In each district, the panel held sittings at least for two days, according to Lal Wijenayake, Chairman of the Committee. The Committee concluded its sittings in Ratnapura and Amparai on February 29th. This is in contrast to the earlier two constitutions, the inputs came only from Parliamentarians.

In the North and East individuals and organizations appeared before the Committee and gave oral as well as written submissions, including e-mails. According to reports, there is unanimity on the part of the Thamil people demanding autonomy for the North and East under a federal structure.

The NPC has proposed that  a separate parliament be formed by merging the two provinces within a federal mechanism. And one or more regional parliament for the rest of the provinces. In a merged Northern and Eastern provinces, Muslim-areas therein be declared autonomous regions in the proposed new constitution.

It also proposed that the upcountry Thamils be treated as a separate unit with self-governing powers similar to the Northeast, including full police powers. .

The word federal has in the past, even at present, is a dreaded “F- word” in Sri Lankan politics. Even devolution is being turned into a “dirty” word by some extreme elements in the South.

However, no one needs to fear the F-word any more and move to a fair and just federal Sri Lanka. The constitutional debate after the regime change has focused on federalism, which is in itself a significant development. Many agree any solution to the National Question must be based on federal lines. Some government Ministers and Members of Parliament have spoken in favour of a federal constitution.

There is no compelling reason for a unitary model of government. The unitary model only helped to create a great divide between the Sinhalese and Thamils. The Soulbury Constitution contained no label, which is the norm in most constitutions in Western democracies. As a matter of fact, it was not the Thamils but S.W.R.D. Bandaranaike who first proposed a federal constitution for Sri Lanka. He did so in six articles he wrote for the Ceylon Morning Leader and in a public lecture in Jaffna, all in 1926. When the Donoughmore Commission visited the country, it was the Kandyan Sinhalese who proposed a federal arrangement, claiming that they were a separate ‘nation’. They wanted 3 federal units, one for the Kandyans, one for the coastal Sinhalese and one for the Thamil people living in the North and East. Had the country adopted a federal model right from the beginning in 1947, the country would have avoided a costly war lasting 3 decades.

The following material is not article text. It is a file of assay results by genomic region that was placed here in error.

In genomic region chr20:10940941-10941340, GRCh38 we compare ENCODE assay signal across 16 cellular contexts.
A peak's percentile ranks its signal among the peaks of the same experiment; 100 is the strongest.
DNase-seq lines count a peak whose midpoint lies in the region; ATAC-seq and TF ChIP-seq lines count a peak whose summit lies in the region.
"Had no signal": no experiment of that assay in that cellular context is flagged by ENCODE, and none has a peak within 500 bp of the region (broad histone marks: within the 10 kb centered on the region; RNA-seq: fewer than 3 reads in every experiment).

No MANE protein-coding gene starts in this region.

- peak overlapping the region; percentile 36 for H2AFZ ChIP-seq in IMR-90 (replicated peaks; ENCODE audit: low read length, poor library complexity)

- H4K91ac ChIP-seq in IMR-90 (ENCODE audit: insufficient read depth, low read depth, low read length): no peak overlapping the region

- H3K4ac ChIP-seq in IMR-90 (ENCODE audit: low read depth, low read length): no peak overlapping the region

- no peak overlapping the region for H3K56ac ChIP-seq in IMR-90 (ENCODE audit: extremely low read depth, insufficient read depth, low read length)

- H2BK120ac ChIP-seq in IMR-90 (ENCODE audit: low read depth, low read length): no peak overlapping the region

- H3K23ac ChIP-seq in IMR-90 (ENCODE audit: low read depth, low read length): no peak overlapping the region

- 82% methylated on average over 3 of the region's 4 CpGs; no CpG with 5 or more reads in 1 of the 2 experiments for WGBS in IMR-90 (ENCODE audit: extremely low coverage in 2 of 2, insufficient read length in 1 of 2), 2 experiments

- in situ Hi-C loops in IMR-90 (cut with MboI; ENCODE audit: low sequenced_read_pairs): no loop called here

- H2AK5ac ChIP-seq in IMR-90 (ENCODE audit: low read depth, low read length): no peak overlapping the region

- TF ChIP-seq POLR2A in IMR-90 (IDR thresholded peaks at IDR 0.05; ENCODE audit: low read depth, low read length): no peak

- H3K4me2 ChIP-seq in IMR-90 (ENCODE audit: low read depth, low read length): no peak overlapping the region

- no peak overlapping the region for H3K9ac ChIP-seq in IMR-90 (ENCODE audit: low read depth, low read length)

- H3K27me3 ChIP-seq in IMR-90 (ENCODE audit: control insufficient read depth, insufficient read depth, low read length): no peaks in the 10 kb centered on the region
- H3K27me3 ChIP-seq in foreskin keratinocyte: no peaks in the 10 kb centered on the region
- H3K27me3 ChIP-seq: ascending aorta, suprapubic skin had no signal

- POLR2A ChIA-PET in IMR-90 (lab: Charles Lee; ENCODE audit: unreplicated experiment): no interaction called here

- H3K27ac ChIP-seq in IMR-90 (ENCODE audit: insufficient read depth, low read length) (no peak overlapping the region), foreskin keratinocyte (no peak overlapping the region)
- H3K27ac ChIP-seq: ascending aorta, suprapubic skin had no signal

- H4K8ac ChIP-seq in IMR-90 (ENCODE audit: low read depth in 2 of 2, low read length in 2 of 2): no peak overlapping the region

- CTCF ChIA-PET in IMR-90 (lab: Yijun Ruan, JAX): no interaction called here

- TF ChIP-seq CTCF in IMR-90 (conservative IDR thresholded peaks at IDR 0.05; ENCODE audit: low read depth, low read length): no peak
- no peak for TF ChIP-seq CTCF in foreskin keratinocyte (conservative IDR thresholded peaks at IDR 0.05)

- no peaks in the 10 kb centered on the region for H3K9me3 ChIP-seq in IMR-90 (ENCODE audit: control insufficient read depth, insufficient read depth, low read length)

It took another 22 years after W.W.R.D. Bandaranaike for S.J.V. Chelvanayakam to demand a federal constitution. Speaking at the inaugural meeting of the ITAK on 18 December 1949, Chelvanayakam said:

‘This is then the solution that we ask for: a Federal constitution for Ceylon consisting of an Autonomous Tamil speaking province and an autonomous Singhalese province with a Central Government common to both. This is the minimum provision necessary to prevent the smaller Tamil-speaking nation from extinction, or of being absorbed by the larger nation. (…) A federal constitution is an ideal worthy of being achieved and works no injustice to anybody and certainly not to the Sinhalese people.

True to form Mahinda Rajapaksa is opposing constitutional changes in respect of Provincial Councils beyond 13A.  He has backed tracked on his pledge to the Secretary-General Ban Ki moon on May 19, 2009 his firm resolve to proceed with the implementation of the 13th Amendment plus as well as to begin a broader dialogue with all parties, including the Thamil parties to further enhance the process and to bring about lasting peace and development in Sri Lanka.

In an article published in Colombo Telegraph on January 17, 2016 Mahinda Rajapaksa performed a summersault stating” The devolution of power in the new constitution should not exceed the provisions of the 13th Amendment that have been implemented at present. There should also be no merging of provinces.  The police and land powers accorded to the provincial councils through the 13th Amendment need to be re-examined.”

It is obvious Rajapaksa in on the wrong side of history and had not learnt any lessons from his historic defeat at the polls in January 2015 and August 2015.   He still entertains dreams of coming back to power by raising pseudo-nationalist and anti-Thamil slogans which serves the interests of communal and religious forces. He is now destined to spend the remainder of his life in the political wasteland.

A rare historic opportunity now presents to President Maithripala Sirisena and Prime Minister Ranil Wickremesinghe for a complete break with the past and usher in an era of amity, modernity, prosperity and peace for all. Opposition leader R.Sampanthan, a moderate who represents the Thamil people has expressed his willingness to participate in the constitutional process in good faith.

It will be an unmitigated disaster if politicians of all hues fail the Nation for the fourth time since independence. They can learn a lesson from Nepal’s recent success in enacting a federal and secular Constitution consisting of 7 states to govern its multi-lingual (100 languages) and multi-ethnic society. The present constitution defines secularism as “religious and cultural freedom including protection of religion and culture prevalent since ancient time.” Until the abolition of the monarchy in 2008, Nepal was a Hindu kingdom with a unitary constitutional monarch.

Will Sri Lanka follow the example of Nepal?